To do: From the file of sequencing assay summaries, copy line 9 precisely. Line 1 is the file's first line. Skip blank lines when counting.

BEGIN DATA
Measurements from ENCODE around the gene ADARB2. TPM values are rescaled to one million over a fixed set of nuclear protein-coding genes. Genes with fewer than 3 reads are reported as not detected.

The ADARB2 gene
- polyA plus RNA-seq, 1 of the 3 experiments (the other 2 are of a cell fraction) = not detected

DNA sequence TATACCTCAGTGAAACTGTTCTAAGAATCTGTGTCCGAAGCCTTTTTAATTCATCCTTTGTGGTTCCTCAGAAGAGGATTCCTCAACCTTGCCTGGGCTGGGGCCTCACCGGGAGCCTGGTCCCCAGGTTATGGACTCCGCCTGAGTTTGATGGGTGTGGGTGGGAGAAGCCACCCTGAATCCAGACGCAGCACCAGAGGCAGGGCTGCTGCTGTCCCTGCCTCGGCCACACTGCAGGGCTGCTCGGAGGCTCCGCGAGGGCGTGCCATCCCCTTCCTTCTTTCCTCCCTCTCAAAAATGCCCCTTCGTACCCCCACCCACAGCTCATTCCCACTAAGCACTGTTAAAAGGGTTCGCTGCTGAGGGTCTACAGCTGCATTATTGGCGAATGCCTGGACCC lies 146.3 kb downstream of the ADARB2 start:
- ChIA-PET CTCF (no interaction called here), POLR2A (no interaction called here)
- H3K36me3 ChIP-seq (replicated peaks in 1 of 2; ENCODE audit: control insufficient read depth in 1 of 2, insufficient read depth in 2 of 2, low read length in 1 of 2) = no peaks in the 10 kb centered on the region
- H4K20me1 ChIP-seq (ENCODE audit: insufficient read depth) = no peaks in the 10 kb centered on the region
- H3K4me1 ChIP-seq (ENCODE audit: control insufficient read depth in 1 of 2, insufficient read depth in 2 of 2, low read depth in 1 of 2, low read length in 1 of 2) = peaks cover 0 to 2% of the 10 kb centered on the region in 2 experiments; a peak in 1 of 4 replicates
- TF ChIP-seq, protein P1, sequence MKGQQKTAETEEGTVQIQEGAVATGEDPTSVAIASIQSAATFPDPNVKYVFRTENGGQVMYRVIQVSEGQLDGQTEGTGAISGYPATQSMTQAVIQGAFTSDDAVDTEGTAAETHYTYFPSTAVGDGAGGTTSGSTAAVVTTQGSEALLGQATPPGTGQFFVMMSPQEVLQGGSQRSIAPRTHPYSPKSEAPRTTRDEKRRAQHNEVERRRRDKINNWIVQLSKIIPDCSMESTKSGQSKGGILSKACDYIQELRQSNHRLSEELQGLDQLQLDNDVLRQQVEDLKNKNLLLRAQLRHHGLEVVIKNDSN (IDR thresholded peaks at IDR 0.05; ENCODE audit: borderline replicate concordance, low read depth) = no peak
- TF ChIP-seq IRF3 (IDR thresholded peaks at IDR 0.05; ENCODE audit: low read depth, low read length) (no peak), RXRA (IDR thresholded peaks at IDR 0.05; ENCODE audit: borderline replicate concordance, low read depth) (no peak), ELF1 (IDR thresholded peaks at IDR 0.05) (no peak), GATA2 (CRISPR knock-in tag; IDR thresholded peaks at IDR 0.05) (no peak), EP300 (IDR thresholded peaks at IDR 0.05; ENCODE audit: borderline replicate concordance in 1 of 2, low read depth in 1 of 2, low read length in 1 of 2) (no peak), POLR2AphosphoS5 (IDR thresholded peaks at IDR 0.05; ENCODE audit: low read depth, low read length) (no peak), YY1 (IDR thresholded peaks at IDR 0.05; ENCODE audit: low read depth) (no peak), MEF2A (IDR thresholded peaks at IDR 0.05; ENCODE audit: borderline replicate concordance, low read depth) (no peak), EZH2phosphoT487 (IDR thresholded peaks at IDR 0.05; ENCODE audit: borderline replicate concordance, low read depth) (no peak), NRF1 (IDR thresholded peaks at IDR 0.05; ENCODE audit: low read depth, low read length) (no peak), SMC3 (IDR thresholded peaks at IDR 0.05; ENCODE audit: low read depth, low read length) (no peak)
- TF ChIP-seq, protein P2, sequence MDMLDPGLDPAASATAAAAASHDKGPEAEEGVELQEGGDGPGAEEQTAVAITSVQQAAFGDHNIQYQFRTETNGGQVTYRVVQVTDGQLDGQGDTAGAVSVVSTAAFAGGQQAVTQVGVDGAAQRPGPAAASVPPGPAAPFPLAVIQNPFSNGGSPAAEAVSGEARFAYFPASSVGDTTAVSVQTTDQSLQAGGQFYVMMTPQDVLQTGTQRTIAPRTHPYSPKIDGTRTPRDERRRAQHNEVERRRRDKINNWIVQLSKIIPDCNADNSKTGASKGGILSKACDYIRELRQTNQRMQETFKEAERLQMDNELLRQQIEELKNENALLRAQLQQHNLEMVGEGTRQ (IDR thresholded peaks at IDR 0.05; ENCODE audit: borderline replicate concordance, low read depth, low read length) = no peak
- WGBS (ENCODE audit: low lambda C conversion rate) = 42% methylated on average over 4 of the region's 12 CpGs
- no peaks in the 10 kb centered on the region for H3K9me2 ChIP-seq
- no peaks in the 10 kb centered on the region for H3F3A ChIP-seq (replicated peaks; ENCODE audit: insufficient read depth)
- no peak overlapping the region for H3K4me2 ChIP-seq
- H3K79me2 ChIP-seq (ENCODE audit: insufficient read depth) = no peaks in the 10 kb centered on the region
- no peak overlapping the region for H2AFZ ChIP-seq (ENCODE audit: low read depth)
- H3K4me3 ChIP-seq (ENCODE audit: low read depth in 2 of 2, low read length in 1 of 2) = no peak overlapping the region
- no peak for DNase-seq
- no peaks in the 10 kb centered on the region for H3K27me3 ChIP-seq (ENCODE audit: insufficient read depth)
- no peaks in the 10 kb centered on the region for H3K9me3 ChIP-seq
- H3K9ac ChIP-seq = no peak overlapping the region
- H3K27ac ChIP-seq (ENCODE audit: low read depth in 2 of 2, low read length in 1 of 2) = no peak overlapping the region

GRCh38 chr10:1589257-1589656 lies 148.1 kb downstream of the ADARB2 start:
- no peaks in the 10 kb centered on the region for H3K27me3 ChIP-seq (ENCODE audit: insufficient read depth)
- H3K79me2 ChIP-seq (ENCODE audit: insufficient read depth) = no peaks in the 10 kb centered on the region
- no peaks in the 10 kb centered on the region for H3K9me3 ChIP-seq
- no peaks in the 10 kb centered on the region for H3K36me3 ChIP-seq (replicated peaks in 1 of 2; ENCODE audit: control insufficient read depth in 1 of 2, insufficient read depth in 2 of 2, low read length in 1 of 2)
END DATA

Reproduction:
- TF ChIP-seq, protein P1, sequence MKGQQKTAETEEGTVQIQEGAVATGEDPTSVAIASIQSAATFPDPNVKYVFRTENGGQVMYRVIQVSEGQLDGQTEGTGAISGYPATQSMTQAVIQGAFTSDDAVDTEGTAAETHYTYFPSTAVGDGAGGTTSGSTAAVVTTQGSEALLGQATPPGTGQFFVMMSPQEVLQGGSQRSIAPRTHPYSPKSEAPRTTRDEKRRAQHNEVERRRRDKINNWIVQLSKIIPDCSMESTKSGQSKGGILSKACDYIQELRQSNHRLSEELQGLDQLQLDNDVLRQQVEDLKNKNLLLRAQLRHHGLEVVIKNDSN (IDR thresholded peaks at IDR 0.05; ENCODE audit: borderline replicate concordance, low read depth) = no peak